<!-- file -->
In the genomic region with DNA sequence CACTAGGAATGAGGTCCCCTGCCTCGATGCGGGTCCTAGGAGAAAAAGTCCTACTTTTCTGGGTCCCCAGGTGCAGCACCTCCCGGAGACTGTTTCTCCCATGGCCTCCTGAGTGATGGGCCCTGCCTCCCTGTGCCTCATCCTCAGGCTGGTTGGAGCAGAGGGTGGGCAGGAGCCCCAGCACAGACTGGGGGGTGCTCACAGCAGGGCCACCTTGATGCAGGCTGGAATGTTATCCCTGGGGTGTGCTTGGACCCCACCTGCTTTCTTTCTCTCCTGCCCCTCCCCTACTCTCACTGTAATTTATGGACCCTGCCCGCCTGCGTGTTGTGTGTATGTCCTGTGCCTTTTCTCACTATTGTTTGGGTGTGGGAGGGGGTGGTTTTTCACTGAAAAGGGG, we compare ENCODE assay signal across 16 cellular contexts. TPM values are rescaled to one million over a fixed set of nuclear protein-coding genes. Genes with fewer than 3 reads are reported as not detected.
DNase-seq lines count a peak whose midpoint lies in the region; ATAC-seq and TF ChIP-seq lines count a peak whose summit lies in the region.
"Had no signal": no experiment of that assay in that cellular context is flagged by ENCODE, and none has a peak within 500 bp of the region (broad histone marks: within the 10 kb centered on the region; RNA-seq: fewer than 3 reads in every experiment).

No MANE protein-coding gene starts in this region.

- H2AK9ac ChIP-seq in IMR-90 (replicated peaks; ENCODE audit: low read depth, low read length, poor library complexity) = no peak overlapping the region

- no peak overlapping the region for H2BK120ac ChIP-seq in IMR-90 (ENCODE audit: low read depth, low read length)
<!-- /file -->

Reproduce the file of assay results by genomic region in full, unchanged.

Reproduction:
In the genomic region with DNA sequence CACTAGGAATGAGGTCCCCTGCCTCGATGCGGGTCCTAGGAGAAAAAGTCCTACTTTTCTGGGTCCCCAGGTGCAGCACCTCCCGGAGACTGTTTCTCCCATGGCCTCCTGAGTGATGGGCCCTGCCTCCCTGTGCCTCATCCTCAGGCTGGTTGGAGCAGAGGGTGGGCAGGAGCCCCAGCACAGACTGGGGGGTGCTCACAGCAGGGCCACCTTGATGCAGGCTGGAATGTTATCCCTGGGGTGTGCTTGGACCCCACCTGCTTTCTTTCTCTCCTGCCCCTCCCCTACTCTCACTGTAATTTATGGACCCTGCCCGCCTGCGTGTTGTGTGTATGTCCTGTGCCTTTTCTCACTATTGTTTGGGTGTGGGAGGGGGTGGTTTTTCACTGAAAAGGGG, we compare ENCODE assay signal across 16 cellular contexts. TPM values are rescaled to one million over a fixed set of nuclear protein-coding genes. Genes with fewer than 3 reads are reported as not detected.
DNase-seq lines count a peak whose midpoint lies in the region; ATAC-seq and TF ChIP-seq lines count a peak whose summit lies in the region.
"Had no signal": no experiment of that assay in that cellular context is flagged by ENCODE, and none has a peak within 500 bp of the region (broad histone marks: within the 10 kb centered on the region; RNA-seq: fewer than 3 reads in every experiment).

No MANE protein-coding gene starts in this region.

- H2AK9ac ChIP-seq in IMR-90 (replicated peaks; ENCODE audit: low read depth, low read length, poor library complexity) = no peak overlapping the region

- no peak overlapping the region for H2BK120ac ChIP-seq in IMR-90 (ENCODE audit: low read depth, low read length)